The Curse of Being Creative

Creative, Creativity, Creative Vision, Business for Creatives

While creativity is a gift, it can also be a curse, because if you are like me, it can hold you back in other areas of your business that you also need to master. In this article, I share my journey and what I learned in the process that can help you as well if you’re a creative person.

I have always been a creative person. I started keeping journals and writing poetry in junior high school. I took dance classes from the age of 5 until I graduated from high school. And while I tried to fit in by going to college and graduate school (in architecture), there came a point where I couldn’t do it any- more. I was suffering from panic attacks and anxiety. I finally quit graduate school at the end of my second year, against the wishes of my family and boyfriend, got into therapy, and became a songwriter after my therapist suggested that my poems sounded like songs and maybe I should pursue it.

I was in the music business for 20 years and I loved every minute of it. My husband and I built a world-class studio in the house I grew up in, but when my parents both passed away within 11 months of each other, we had to sell the house. So, I lost the only way I had to make a living.

And to make matters worse, the house was earthquake damaged in the Northridge earthquake, so we had to fix it before we could sell it at a profit. So, my husband and I fixed the house and made quite a bit of money on it. It was at a time when the real-estate market was just starting to take off. We lived in Los Angeles at the time. But, we wanted a change of scenery once my parents were gone, so we moved down to San Diego. It was perfect timing. The real-estate market was just starting to move here, so we started buying, fixing and selling condos and houses.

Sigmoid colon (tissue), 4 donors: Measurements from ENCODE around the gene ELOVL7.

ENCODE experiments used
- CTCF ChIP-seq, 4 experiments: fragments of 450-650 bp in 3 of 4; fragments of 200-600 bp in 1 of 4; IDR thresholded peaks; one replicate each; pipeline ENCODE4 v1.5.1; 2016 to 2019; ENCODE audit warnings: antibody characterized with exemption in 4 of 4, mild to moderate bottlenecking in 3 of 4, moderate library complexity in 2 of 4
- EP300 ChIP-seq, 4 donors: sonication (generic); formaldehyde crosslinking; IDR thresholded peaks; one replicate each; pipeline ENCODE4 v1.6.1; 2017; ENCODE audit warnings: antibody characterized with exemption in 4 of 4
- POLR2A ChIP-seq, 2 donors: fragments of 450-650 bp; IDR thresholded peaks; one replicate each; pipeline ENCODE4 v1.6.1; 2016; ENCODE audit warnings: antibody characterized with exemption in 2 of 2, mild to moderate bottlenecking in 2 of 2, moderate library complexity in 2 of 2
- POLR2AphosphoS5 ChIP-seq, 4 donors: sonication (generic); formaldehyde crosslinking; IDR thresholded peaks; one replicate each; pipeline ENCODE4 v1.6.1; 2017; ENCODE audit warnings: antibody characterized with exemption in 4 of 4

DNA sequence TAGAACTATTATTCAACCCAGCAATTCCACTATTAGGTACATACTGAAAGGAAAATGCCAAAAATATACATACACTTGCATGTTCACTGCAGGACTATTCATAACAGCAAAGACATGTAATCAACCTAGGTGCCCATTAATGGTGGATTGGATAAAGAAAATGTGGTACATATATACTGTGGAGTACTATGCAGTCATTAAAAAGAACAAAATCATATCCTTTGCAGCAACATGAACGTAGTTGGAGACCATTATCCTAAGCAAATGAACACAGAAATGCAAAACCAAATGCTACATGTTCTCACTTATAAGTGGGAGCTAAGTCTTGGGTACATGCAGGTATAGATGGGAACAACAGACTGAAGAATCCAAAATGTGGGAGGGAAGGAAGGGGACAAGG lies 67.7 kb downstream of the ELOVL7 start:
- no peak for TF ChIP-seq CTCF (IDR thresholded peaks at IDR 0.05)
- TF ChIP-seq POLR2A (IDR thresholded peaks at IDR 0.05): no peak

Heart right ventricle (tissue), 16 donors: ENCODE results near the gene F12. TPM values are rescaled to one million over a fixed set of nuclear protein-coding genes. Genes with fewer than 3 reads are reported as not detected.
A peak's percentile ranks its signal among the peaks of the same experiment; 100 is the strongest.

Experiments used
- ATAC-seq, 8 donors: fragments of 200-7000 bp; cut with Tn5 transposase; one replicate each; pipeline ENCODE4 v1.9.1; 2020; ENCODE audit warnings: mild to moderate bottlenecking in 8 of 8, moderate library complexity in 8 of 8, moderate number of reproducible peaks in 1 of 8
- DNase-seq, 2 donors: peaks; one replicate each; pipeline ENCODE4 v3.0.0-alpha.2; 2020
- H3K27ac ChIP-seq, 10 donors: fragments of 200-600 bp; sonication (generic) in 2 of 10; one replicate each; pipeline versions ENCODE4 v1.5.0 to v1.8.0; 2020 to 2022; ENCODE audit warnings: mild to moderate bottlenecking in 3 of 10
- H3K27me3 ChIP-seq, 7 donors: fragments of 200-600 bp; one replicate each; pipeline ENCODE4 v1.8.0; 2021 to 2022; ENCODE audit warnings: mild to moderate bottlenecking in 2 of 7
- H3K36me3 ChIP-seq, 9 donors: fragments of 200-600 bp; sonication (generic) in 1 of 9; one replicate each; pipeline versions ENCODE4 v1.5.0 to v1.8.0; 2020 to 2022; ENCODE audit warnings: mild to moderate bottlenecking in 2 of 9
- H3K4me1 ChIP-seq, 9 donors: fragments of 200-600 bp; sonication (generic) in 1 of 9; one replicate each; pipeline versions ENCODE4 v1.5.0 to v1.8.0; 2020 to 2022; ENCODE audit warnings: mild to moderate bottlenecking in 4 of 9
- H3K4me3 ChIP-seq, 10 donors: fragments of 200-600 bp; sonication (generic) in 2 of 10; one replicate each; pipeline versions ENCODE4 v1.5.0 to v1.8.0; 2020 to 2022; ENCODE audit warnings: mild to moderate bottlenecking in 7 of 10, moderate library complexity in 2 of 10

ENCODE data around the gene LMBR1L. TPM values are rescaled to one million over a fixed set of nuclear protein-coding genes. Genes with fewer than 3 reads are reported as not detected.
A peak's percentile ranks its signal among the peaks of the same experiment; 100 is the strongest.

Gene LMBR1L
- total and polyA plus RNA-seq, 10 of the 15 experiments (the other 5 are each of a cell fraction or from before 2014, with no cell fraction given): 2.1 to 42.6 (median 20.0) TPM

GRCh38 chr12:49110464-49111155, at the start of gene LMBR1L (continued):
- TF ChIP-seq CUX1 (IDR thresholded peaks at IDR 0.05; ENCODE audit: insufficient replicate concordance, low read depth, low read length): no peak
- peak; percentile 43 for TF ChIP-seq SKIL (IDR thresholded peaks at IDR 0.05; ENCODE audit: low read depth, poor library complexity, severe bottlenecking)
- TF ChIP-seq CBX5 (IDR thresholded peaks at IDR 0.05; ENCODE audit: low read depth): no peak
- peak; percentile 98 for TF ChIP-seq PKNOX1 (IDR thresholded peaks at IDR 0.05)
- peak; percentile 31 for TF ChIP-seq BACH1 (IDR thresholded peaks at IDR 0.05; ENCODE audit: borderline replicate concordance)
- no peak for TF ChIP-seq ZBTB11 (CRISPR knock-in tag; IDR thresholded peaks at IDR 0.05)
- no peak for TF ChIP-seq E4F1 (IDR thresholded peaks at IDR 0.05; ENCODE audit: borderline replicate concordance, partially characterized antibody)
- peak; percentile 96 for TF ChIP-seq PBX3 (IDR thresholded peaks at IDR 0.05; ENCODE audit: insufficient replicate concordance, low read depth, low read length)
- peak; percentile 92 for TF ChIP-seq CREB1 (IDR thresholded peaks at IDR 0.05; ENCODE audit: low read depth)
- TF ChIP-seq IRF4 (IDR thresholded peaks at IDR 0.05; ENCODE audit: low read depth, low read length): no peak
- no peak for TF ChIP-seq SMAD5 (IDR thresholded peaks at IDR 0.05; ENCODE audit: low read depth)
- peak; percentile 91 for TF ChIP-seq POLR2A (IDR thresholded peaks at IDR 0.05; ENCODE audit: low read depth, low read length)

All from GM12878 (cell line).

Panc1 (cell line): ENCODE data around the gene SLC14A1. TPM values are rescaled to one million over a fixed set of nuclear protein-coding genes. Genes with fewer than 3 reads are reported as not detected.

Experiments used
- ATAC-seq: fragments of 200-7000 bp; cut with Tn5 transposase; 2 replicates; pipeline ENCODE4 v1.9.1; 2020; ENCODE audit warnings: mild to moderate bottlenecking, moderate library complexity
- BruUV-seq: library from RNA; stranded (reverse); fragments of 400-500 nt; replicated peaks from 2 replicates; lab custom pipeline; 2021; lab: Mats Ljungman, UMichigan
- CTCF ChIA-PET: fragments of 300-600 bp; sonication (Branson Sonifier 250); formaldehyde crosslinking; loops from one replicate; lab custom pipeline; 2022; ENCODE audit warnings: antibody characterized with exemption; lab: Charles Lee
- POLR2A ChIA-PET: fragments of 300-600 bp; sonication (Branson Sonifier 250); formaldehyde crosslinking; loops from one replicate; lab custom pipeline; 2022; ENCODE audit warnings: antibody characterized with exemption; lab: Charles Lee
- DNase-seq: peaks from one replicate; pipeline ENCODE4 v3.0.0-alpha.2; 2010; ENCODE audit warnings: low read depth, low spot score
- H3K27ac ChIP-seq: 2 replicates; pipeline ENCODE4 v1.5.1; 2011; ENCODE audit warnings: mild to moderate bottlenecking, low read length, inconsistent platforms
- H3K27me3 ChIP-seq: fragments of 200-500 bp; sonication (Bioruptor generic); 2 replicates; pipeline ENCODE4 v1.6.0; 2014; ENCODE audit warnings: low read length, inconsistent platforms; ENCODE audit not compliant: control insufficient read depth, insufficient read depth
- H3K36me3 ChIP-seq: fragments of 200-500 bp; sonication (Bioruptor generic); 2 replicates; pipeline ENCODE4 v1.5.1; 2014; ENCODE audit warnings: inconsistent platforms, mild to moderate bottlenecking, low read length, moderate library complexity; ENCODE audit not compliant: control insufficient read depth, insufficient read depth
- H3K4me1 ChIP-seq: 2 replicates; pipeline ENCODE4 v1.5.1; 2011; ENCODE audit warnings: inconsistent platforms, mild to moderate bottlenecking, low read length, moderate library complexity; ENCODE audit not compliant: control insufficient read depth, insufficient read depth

We made almost a million dollars in a very short amount of time, but then the market got too hot, and there was nothing to buy that we could make money on. So, we went back to Los Angeles and that’s when I got on the Internet and started networking locally. Since writing had always been one of my best skills, I started offering my copywriting services online.

But, I quickly realized that it wasn’t something I wanted to do long term because each project took a lot of hours and too many of my clients didn’t understand that what mattered was not if they liked it as much as whether it converted or not. Plus, I’d always wanted to write books.

So, I got on the Internet and started researching book writing. I found a New York Times Bestselling Author who critiqued my work, told me he thought it was good enough to make a living writing, and I should start sending my writing out on spec.

That was the last thing I wanted to do after being in the music business for 20 years prior to our real-estate years. In the music business, I got paid 10 cents a record while the artist and the publishers got rich, and I had absolutely no control over getting my songs cut. I didn’t want to do that again. So, I started looking around online and found ebooks. And I’ll never forget how excited I was! I ran out of my office shouting at my husband, that I had found eBooks and I was going to start writing them!

My first book was called The Moving Cure, How to Organize Your Move to Save Time, Money & Your Sanity and I was having difficulty learning how to write, publish, and market from a book. So, I went looking for an ebook coach and there weren’t any. I hired a regular coach instead. It was expensive and inefficient. I would write, make mistakes, and then my coach would read it and tell me what I did wrong. I remember thinking that I could teach it better.

So, I did the research and put together my first program, 3 Days to eBook Cash. It had a lot of good information in it, but it wasn’t great. I kept working on it and improving it, until it was everything it should be. It is one of my signature programs; I have taught it to people all over the world, and it has changed lives.